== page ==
We were standing in the only street of this small village called Mohda. Located in the forested region of Chhattisgarh, the village had no access to the road and markets. The women of the village surrounded me. They wanted me to know that malaria was a serious problem for them. They wanted something to be done about it. I was taken aback because we were talking about solar energy—the state government had set up a small power station in the village, and we were there to learn more about it. “What’s the connection?” I asked. Pat came the answer, “Don’t you see that we need fans at night so that we can drive away the deadly pest?” We don’t often notice that electricity is one intervention in the fight against malaria.
“So, why don’t you get a fan—after all, you have a solar power plant in the village?” I asked. Now their anger spilled over. The solar plant provides electricity only for a few hours in the evening and that too enough to light only two bulbs, they explained. Officials were quick to rebut this claim, “All the people in the village have television sets. Many, in fact, have colour TV, which consumes more power. This trips the power plant, and we do not have enough to provide assured energy to all,” they said.
This clearly is not the way to go. The shift to clean solar power is a great opportunity for villages unconnected to the power grid. It brings energy, which in turn, is the starting point for literacy, communication and productive work. But currently, most distributed solar energy programmes are based on giving households a few photovoltaic (PV) panels and efficient light bulbs. This does not meet their aspirational needs. Solar, then, becomes the energy source for the poor, because they are poor. It will never provide the transition for millions living in darkness to power through a non-fossil trajectory.
Chhattisgarh has, in fact, done something different. It has set up solar mini grids in villages rather than provide PV panels to individual households. Under this programme the Chhattisgarh Renewable Energy Development Agency (CREDA) sets up an array of solar panels at one place and then distributes power to households through a mini-grid. Some 1,400 such systems are in remote villages not connected to the grid. To ensure that they run smoothly, CREDA has hired technicians. It is a pioneering scheme.
So, why the complaints? For one, the plants are small. Demand for energy was assessed 10 years ago; the capacity was based on the requirement of two light bulbs per family. In Mohda, a 4 kW plant was built to meet the lighting needs of 55 families. In neighbouring Rawan a 7 kW plant was planned for 130 CFL bulbs but now there are an additional 150 lights, 25 television sets and 100 mobile phones. This change suggests economic growth and should be welcomed, but officials see the higher use of electricity as “illegal” as the system is not built to provide for growth.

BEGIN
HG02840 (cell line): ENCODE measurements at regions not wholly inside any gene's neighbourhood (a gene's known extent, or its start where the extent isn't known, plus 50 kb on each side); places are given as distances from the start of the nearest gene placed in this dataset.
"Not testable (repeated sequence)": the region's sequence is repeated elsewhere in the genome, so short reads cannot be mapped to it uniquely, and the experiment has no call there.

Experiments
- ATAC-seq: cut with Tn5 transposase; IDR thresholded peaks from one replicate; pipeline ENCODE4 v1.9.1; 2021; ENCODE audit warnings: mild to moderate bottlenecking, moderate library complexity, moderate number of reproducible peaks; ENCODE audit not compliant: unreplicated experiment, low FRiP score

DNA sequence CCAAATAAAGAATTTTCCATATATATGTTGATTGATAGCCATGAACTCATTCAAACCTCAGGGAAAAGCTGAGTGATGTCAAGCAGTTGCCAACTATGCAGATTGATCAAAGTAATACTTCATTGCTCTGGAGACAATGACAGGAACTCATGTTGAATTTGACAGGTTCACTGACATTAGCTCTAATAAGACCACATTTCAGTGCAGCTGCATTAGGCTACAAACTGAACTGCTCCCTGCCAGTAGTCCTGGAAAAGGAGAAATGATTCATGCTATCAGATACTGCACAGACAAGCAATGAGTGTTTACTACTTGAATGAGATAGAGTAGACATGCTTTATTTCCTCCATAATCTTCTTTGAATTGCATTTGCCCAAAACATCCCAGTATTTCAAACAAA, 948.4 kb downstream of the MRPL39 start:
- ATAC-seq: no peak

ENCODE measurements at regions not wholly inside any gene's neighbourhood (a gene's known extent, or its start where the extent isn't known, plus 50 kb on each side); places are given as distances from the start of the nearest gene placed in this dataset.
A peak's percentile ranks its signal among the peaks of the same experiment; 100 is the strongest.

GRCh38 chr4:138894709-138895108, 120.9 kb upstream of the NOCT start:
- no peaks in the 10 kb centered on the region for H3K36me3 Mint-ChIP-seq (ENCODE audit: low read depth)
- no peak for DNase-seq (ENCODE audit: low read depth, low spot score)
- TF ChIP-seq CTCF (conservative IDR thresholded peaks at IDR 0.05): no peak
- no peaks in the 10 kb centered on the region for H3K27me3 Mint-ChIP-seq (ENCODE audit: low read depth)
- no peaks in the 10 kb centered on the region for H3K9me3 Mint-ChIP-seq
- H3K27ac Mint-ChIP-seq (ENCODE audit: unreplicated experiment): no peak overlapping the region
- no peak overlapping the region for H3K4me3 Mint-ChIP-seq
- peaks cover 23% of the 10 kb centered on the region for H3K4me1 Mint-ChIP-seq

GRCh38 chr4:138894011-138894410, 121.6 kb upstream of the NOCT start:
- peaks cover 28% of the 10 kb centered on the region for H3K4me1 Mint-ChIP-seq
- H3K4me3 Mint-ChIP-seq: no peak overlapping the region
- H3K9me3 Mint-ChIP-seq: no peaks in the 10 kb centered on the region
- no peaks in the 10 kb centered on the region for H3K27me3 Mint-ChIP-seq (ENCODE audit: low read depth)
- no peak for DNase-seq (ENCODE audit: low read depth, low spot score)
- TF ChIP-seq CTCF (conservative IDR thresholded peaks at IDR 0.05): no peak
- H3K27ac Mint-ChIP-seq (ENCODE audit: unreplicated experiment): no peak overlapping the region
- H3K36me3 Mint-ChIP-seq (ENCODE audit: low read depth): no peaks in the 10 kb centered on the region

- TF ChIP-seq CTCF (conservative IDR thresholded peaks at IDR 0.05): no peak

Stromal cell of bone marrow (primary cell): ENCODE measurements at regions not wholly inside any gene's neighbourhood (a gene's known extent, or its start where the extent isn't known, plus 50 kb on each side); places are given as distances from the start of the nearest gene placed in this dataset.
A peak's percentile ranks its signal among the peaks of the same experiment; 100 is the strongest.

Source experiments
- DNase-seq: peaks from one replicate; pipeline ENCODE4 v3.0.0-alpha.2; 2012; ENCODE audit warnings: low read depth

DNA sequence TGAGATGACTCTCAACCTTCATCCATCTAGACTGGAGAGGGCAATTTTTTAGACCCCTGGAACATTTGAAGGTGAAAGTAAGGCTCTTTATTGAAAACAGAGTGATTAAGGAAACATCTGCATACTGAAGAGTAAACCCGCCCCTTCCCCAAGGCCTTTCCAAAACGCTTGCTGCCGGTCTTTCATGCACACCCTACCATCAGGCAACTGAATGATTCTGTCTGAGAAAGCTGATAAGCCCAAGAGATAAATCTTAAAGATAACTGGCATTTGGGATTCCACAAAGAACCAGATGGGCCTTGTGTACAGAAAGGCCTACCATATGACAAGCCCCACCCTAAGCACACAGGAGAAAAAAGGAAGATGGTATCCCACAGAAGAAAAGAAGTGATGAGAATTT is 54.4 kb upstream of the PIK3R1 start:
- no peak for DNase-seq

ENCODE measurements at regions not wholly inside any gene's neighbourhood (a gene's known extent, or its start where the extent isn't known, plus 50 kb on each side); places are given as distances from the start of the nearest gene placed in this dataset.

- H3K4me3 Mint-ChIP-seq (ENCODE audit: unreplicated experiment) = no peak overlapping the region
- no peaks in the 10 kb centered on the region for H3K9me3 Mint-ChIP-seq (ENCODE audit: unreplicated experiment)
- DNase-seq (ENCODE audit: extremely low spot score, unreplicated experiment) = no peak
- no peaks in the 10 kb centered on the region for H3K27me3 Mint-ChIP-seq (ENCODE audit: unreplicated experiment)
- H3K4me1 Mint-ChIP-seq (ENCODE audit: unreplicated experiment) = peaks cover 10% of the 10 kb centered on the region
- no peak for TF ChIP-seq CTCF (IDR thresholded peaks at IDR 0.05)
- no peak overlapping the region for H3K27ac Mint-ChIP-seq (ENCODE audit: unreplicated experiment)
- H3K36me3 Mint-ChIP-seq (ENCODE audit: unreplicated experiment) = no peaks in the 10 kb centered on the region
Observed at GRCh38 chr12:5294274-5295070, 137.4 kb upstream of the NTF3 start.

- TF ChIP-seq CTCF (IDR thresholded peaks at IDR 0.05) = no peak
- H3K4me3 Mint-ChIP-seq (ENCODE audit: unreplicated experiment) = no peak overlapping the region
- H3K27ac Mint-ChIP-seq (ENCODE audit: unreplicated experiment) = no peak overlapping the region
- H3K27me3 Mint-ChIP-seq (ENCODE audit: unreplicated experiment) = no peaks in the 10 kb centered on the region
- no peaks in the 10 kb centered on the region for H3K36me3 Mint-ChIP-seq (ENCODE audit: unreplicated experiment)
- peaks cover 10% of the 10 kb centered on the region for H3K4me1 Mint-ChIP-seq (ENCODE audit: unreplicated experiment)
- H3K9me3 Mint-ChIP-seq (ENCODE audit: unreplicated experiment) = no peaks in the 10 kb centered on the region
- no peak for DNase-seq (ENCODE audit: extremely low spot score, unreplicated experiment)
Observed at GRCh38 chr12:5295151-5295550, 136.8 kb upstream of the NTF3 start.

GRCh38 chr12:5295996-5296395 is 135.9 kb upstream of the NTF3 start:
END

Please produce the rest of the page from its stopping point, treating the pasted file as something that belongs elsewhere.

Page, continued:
The fact is these systems can be upgraded. That is why mini grids are preferable. But then we need a financial model that can give the poor access to expensive power. At present, the state government pays the full cost of setting up and running the system. It does this by charging a small cess on every unit of grid-based electricity provided to consumers in the state. But while the government pays Rs 45 per household to the local operator to run the system, a household pays only Rs 5 per month, regardless of its consumption. Clearly, this makes the system self-limiting.
This is what happens in grid-based power, where costs are mammoth but get subsidised. The subsidy often hides the inefficiencies of the distributing utilities. This is also the reason governments cannot reach power to the people—the costs are not paid and so the system collapses. In the case of distributed renewable energy, there are no options but to fix this. The capital costs are not insignificant—everything from a power station to the distribution system has to be built. The advantage is that once the system is built, the recovery of electricity bills is easier because the user has a direct and close relationship with the supplier.
My colleagues are proposing two approaches to fix this. In places where the grid will never reach, the capital cost should be subsidised but the operation cost should be paid for based on consumption. This gives incentives to increase supply. In villages where the grid will reach (sooner or later), the cost of the system be paid through a feed-in-tariff, as is done in the case of large solar plants. In this case government pays the differential between the costs of setting up and running the system and the power rate recovered from people. Today the poor pay for energy needs—in these villages we found they spend between Rs 150 and Rs 200 for kerosene just for light. Paying the differential can ensure feasibility. What’s more, the system interacts with the grid. It can sell excess power or buy power and then supply it to the village.
In this way, energy generated in millions of villages can light the homes of millions and many more. This is the revolution we are waiting for.